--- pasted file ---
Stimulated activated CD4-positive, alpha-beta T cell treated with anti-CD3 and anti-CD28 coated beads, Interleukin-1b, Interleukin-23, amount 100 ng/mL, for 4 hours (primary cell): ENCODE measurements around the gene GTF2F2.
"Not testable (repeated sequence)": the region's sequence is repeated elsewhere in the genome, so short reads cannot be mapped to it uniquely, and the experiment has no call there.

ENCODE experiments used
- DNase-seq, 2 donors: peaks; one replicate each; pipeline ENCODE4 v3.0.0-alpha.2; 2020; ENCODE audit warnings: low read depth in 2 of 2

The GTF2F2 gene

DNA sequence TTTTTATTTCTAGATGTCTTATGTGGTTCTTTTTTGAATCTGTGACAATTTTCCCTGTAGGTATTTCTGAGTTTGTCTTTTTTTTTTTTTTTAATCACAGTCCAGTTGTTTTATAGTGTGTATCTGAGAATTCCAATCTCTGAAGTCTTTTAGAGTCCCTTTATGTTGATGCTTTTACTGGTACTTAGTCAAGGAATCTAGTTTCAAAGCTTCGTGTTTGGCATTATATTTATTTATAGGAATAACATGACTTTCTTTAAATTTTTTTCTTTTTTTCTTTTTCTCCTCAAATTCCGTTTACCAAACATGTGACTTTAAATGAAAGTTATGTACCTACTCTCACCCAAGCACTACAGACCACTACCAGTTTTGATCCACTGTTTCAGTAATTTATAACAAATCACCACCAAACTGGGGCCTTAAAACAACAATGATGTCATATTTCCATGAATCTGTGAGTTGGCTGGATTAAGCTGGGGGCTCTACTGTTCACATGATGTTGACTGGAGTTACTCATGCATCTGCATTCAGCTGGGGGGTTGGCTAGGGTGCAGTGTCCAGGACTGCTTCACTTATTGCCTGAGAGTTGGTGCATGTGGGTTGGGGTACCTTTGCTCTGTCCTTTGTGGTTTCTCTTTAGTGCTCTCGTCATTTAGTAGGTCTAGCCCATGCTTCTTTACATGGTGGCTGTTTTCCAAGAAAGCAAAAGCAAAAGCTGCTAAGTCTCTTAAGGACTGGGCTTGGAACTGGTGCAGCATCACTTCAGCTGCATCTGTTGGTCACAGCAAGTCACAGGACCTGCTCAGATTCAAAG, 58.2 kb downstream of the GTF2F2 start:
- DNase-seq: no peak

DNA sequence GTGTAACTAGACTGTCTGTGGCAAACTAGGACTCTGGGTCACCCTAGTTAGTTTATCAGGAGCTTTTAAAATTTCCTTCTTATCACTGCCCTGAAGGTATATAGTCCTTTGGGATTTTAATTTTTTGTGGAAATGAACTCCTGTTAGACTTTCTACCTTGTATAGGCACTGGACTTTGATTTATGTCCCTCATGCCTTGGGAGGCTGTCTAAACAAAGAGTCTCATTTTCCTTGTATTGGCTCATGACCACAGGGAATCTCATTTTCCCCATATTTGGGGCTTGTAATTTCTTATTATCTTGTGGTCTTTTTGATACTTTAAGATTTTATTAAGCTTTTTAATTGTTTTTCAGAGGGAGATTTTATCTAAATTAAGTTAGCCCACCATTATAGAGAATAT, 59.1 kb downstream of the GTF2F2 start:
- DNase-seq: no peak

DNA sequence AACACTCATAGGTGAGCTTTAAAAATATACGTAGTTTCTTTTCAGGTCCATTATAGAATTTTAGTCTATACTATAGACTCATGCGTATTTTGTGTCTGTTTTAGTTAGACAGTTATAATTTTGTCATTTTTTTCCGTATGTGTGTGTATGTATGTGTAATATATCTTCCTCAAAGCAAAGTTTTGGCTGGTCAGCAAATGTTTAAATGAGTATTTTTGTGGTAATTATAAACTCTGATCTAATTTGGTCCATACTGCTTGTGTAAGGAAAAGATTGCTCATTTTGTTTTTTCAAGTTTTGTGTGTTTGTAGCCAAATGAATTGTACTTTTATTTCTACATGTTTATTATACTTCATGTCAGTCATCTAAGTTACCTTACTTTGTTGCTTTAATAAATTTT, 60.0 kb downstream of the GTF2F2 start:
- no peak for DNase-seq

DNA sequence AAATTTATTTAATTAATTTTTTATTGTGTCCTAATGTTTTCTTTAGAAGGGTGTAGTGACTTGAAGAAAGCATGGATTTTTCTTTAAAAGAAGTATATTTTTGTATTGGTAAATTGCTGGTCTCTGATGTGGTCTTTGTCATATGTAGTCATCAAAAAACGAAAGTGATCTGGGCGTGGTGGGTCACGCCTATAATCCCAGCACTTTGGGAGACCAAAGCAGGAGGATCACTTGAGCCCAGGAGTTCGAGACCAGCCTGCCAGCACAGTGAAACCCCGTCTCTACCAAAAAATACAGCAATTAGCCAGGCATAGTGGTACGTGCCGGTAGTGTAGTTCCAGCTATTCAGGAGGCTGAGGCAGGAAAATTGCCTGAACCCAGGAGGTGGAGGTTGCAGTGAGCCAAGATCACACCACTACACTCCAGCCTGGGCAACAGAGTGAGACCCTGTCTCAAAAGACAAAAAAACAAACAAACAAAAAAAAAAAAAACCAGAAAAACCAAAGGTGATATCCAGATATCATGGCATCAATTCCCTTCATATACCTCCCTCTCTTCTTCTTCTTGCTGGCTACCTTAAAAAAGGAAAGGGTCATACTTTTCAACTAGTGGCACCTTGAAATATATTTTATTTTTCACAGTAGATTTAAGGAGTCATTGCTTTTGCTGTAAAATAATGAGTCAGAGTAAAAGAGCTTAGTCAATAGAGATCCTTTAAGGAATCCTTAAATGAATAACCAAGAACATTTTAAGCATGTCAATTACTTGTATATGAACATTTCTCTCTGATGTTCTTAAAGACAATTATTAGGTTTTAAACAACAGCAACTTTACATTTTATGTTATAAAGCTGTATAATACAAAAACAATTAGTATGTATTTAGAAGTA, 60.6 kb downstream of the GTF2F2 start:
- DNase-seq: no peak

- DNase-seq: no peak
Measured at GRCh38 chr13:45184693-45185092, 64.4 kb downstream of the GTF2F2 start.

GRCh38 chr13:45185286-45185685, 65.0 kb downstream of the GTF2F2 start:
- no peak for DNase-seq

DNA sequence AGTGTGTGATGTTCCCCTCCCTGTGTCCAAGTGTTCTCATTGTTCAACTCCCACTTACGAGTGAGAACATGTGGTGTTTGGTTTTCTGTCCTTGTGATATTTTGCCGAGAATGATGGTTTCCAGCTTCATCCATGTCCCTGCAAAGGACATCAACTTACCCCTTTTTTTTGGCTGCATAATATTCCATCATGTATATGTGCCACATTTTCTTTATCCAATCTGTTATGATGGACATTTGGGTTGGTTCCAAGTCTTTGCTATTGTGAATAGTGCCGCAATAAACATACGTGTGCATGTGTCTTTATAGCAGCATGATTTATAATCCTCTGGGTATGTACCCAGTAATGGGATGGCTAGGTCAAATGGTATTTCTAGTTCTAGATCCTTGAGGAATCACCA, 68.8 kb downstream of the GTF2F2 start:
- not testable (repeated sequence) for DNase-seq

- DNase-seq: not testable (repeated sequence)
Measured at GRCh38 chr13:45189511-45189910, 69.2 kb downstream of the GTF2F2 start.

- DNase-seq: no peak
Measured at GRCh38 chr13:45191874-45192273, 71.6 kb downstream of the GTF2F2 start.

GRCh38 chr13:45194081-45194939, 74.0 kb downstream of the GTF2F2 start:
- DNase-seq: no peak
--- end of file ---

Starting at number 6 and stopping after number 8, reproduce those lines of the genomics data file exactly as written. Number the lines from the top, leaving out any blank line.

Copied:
DNA sequence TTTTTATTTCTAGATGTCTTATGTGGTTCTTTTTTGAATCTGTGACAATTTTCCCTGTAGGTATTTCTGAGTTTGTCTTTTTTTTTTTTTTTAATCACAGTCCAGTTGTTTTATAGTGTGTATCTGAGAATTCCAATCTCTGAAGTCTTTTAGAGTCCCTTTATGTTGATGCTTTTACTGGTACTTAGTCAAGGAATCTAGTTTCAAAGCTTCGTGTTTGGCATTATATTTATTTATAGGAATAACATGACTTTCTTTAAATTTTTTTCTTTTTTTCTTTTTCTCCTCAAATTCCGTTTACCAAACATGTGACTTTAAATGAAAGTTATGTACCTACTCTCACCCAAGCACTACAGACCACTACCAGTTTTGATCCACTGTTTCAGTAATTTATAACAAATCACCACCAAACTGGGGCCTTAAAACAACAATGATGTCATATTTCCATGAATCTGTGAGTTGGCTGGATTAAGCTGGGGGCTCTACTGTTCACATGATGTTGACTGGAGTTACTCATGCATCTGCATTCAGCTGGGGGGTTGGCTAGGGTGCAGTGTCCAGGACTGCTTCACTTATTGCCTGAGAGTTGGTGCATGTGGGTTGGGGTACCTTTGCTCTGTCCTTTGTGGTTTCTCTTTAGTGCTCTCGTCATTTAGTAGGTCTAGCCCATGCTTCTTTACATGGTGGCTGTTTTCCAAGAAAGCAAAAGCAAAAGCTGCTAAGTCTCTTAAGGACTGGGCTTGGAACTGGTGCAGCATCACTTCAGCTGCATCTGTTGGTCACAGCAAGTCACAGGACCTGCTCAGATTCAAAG, 58.2 kb downstream of the GTF2F2 start:
- DNase-seq: no peak

DNA sequence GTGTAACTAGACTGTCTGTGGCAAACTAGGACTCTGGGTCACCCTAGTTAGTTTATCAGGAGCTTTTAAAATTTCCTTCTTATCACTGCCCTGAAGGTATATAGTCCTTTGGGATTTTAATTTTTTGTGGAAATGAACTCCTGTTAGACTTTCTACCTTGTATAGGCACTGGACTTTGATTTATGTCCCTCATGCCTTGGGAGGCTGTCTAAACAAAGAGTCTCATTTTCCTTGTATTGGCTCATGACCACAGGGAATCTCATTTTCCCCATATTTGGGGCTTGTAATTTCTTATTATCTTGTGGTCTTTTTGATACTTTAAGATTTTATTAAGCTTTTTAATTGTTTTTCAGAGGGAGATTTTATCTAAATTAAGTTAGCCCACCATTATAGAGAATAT, 59.1 kb downstream of the GTF2F2 start: